In this post I just wanted to quickly document two items I came across recently.
The first is the substitution of "upmost" for "utmost". This fits the classic definition of an eggcorn: mistaking a particular turn of phrase for a phonologically similar word or phrase that makes more intuitive sense. When we talk about something "of the utmost importance", we mean something of the highest import, something that should be at the top of our list. Thus it makes perfect sense that some people would reanalyze "utmost" as "upmost", especially given that the stops are in coda position next to a bilabial /m/, making the phonetic distinction between the two probably very slim. This substitution seems to be fairly common; I got almost 5M ghits, and the top one was an article called "Don't Confuse 'Utmost' with 'Upmost'", hosted on a site related to grammar tips. COCA only returns 8 results, not all relevant, but given that "upmost" is most likely to occur in speech, and transcribers may simply hear "utmost" since that is the standard, most likely there would be significantly more results.
The spelling pronunciation I came across recently is "half to". While not an eggcorn ("half to" makes no more intuitive sense than "have to", in fact I'd say it makes less sense), I still find this interesting. Most likely the writer here is thinking of the fact that the word 'have' contains a /v/, and since the /v/ in "have to" is devoiced (obligatorily, at least for me), "half to" more accurately represents the phrase phonetically. Voicing the /v/ in "have to" sounds quite archaic to me, and primes constructions like "I still have homework to do" much more than the relevant meaning "I am required to X". Unfortunately constructions like "one and a half to two" and "half to death" make it almost impossible to turn up genuine results of this online. A similar situation obtains with "supposed to": if you tell me you're "suppo[zd] to do" something, my first thought is that someone's making a supposition about you, rather than giving you a requirement. The devoicing here is so necessary in my idiolect that voicing the final cluster sounds like hypercorrection to me. The spelling "suppose to" again seems very common: almost 7M ghits, with several grammar sites warning against this "mistake". COCA actually turns up some instances that seem to be genuine as well. This type of phonological reduction is common with set phrases, and I'm guessing is assimilation in voicing to the following /t/.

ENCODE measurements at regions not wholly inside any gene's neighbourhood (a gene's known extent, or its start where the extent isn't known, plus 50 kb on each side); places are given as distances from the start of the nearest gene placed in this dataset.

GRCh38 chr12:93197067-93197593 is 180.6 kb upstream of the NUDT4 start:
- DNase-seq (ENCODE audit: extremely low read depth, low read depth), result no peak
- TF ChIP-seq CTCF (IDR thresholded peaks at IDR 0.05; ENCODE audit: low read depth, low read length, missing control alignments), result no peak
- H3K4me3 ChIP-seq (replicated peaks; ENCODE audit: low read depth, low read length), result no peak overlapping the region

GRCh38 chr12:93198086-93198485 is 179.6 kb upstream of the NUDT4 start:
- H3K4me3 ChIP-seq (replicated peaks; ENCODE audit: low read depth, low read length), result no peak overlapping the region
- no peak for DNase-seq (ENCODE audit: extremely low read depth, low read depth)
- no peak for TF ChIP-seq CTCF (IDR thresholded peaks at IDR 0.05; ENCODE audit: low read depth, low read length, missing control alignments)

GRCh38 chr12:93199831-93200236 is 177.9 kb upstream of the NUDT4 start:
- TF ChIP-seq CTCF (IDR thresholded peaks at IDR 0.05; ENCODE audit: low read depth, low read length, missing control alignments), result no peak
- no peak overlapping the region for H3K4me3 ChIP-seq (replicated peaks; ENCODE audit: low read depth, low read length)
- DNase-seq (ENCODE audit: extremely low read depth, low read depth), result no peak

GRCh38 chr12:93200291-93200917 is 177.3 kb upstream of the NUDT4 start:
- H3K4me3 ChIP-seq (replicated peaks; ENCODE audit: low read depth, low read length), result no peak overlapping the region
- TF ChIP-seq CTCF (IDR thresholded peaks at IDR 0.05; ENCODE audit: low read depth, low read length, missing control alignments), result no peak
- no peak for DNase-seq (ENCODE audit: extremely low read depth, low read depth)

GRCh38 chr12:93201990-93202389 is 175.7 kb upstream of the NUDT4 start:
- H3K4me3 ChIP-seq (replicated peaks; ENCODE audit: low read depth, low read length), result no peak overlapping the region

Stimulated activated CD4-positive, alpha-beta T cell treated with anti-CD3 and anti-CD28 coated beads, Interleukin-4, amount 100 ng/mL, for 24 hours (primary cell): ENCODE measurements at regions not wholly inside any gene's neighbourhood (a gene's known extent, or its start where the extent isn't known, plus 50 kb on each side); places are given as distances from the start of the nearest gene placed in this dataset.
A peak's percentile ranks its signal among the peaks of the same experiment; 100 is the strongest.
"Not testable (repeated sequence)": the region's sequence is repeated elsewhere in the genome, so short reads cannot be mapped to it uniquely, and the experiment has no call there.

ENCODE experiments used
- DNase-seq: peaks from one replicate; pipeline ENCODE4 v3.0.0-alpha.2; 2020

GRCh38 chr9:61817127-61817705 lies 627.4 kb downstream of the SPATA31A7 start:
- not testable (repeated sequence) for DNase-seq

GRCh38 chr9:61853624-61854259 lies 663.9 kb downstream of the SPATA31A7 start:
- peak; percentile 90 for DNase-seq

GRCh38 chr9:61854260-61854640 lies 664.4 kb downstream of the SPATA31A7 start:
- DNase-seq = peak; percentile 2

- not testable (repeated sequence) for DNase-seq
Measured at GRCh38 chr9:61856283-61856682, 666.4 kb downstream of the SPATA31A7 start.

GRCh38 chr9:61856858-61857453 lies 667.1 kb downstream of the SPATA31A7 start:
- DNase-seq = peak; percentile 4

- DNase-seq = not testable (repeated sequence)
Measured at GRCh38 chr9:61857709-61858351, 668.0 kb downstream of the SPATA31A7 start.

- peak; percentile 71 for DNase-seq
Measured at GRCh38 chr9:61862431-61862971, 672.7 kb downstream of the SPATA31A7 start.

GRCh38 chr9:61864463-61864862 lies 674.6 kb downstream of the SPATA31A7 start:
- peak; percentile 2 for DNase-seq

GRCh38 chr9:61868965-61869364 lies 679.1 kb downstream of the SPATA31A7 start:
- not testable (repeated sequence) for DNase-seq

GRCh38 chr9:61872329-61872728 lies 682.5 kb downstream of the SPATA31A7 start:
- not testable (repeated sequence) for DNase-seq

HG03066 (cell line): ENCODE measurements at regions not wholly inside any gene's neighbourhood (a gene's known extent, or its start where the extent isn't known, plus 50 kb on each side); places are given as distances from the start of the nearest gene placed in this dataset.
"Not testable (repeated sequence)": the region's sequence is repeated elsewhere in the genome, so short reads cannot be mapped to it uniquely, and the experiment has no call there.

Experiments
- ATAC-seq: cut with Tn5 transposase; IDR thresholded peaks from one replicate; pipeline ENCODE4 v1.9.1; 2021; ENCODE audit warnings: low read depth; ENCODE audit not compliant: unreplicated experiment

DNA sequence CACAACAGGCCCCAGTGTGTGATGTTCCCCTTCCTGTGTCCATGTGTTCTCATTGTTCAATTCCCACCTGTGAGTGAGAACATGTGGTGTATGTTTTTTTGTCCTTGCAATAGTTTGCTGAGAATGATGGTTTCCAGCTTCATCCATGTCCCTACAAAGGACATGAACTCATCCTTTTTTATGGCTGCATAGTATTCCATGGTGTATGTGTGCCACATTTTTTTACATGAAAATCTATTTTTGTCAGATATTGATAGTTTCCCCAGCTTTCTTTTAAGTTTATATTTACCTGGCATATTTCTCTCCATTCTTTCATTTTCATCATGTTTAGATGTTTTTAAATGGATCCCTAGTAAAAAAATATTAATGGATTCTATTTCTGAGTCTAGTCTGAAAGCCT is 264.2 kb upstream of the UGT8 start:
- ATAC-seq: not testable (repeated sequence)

The 5th Annual Clarion Write-a-thon
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